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Same Difference

Ben Wilkinson
ISBN-13: 
9781781726488
Publication Date: 
Monday, February 28, 2022
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This ambitious new collection from poet and critic Ben Wilkinson finds its author experimenting with poetic voice and the dramatic monologue. Carefully crafted yet charged with contemporary language, the book brims with everyone from cage fighters to boy-racers, cancer patients to whales in captivity.

Several poems unpick the preconceptions and prejudices that can inform so many of our encounters – with the world, art, and one another – while others take a sideways glance at everything from male depression to the history of meat-eating; from the philosophy behind athletic competition to surreal yet familiar emotions.

Notable here are poems that wrestle with the mystery of failed and successful relationships, both providing moments of transcendence and despair. There are well-observed pieces about sport, particularly the rewards of running, from a noted devotee.

Wilkinson has also been deeply inspired by the French symbolist poet Paul Verlaine (1844-96) , ‘stepping into the shoes’ and finding affinity with that poet’s astringent tone and ruthless clarity, borrowing his ‘punchy and musical’ phrasing. These add to the volume’s tonal and imaginative range.

While empathetic and often moving, Same Difference is a collection that seeks to undermine the confessional mode, keeping the reader on their toes and asking just who is doing the talking. It is also formally elegant, often using traditional rhyme and metre to weave its arguments.

“Colloquial, straight-talking, ‘less deceived’ than Philip Larkin, Wilkinson brings a spiky 21st-century realism as well as formal adroitness to the contemporary lyric. In Same Difference he further expands his range with an interwoven series, ‘After Verlaine’, in which he discloses the French poet’s capacity for ‘hard thinking’ and accesses a newly sensuous and shadowy depth in his own imagination.” – Carol Rumens
 
Same Difference is pitch-perfect. The poems and sonnets are remarkable for their emotional truth and craft; the versions of Verlaine are exquisite echo-chambers of the originals; and the dramatic monologues are utterly compelling.” – David Morley
 
“The range of this book is far-reaching and restless - its territory the shifting ground upon which is built the idea of a self - offering us the chance to think again about the intricate, sometimes delusional, stories we tell ourselves, ones that Wilkinson, here and with great clarity and verve, tells for us.” – Greta Stoddart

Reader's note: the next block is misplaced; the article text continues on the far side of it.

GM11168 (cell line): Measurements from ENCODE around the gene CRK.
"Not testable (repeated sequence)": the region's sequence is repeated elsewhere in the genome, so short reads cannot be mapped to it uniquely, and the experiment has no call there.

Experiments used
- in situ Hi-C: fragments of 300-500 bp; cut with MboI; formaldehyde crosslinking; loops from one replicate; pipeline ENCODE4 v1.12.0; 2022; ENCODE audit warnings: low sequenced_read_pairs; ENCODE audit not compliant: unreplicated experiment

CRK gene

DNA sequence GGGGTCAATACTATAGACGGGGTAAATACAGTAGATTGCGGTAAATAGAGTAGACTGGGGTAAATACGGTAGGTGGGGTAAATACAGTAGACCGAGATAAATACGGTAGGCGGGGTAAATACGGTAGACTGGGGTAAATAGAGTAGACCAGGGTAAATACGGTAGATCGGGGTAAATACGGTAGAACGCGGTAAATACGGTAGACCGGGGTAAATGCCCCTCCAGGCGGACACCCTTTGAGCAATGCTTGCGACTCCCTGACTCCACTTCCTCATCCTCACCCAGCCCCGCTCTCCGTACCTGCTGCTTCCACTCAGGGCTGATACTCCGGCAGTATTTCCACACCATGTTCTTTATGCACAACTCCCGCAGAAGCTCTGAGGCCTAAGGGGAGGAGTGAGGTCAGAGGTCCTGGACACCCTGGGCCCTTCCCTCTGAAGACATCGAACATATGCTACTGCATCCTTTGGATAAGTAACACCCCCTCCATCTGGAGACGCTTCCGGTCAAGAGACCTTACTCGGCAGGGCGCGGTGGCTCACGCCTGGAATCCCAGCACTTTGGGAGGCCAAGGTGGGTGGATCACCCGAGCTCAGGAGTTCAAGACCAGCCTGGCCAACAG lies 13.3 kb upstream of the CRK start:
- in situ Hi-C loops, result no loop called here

REVIEWS

Review by Caroline Bracken, Nation Cymru

Sunday, September 4, 2022

I approached Ben Wilkinson’s second collection Same Difference with some trepidation, he is a university lecturer in Creative Writing and the blurb told me that throughout the collection he ‘steps into the shoes’ of French symbolist poet Paul Verlaine (1844-1896).

If I’m honest, my reaction was akin to that gif of Sister Michael from Derry Girls throwing her eyes up to heaven and muttering Christ under her breath.

How wrong I was. The collection is in fact highly entertaining and some of the language would make Sister Michael blush. His ‘after Verlaine’ poems are written in a contemporary voice, for example ‘Portrait of the Artist Asleep’:

‘She looks for all the world like some deadbeat angel,
foetal but hopeful, an inch of light haloing

her temple.’

And ‘Joie de Vivre’

‘Now you suckers and saps might fall for nature
but that confidence trickster doesn’t fool me.’

There are many voices in the collection, including Jackie Kennedy, a tennis champion, a doorman, a whale, an athletics coach, a cage fighter and Facebook. What’s not to love?

There is humour in ‘We apologise’, ‘Guacamole’ and ‘Rich’ but an undercurrent of seriousness both in language and tone is what really arrests and holds the reader:

                      ‘Sometimes I think
I can’t move for my past around here;
the ghosts file through me in every park,
every bar. It’s like the mouldy novel of my life,
and I just keep turning the dog-eared pages.’ (A New City)

‘Try living in a house’ is the best poem about a relationship breakdown as I’ve ever read, it begins: Try living in a house// with rats in the walls. Try not listening/ for the scuttle past the headboard.’ The poem ends: ‘Try knowing that when they’re gone,/ they’re not. Try this as the story of us.’
Wilkinson’s poems are visually beautiful on the page and his range in form and content makes this collection a must-buy. l leave you with the final lines of the poem ‘Coach’

                ‘There are many

reasons to test the limits
of the human heart,

and this business of ours
as good as any. On your marks.’

Review by Mab Jones, Buzz Magazine

Thursday, March 31, 2022

In Same Difference, Ben Wilkinson showcases precise and thoughtful verse that’s sometimes in his own voice, sometimes in the voice of another. A final line in the book gives a kind of summary – “whoever I was. Whoever this is” – as the poet veers capably from cage fighter to cancer patient, and various others in between. A whale in captivity is given a voice, too, pointing to the fact that Wilkinson is drawn to subjects who are trapped, whether that’s in the squarish shapes of fighting cages, aquatic tanks, sick beds, or something else. 

However, whilst there are poems that intimate restriction, as well as loss and leaving, there are also poems in which children run “Happy with sunlight” and people fall in love, their eager hearts “like a jackpot’s flood of pennies”. Aubades and laments intertwine with poems of love and joy, in writing that, in style, is toned and athletic, able to turn to any subject or mood. A final image of a setting sun, that is both on the wane yet “blazing” seems heavily symbolic. 

Some of the poems are inspired by French poet Verlaine, and Wilkinson is a poet who can just as easily utilise metre or free verse. A runner as well as a writer, there’s that same sense here of restraint, as when on a timed sprint, with some poems also employing a repeating form, or running free. In all, it’s a book that takes us into many hearts and minds, and as a result, it’s a pleasure to jog, pace, and perambulate through it.

Review by Steve Whitaker, Yorkshire Times

Monday, March 21, 2022

There is a word, much overused in literary criticism, that has come to define an otherwise inexpressible space between things. Representing a failure of the power of signification to describe a strange ‘otherness’, the sense, for example, of a time-fractured limbo between landscapes, ‘liminal’ is a useful catch-all for hoovering up pages of pressing silence.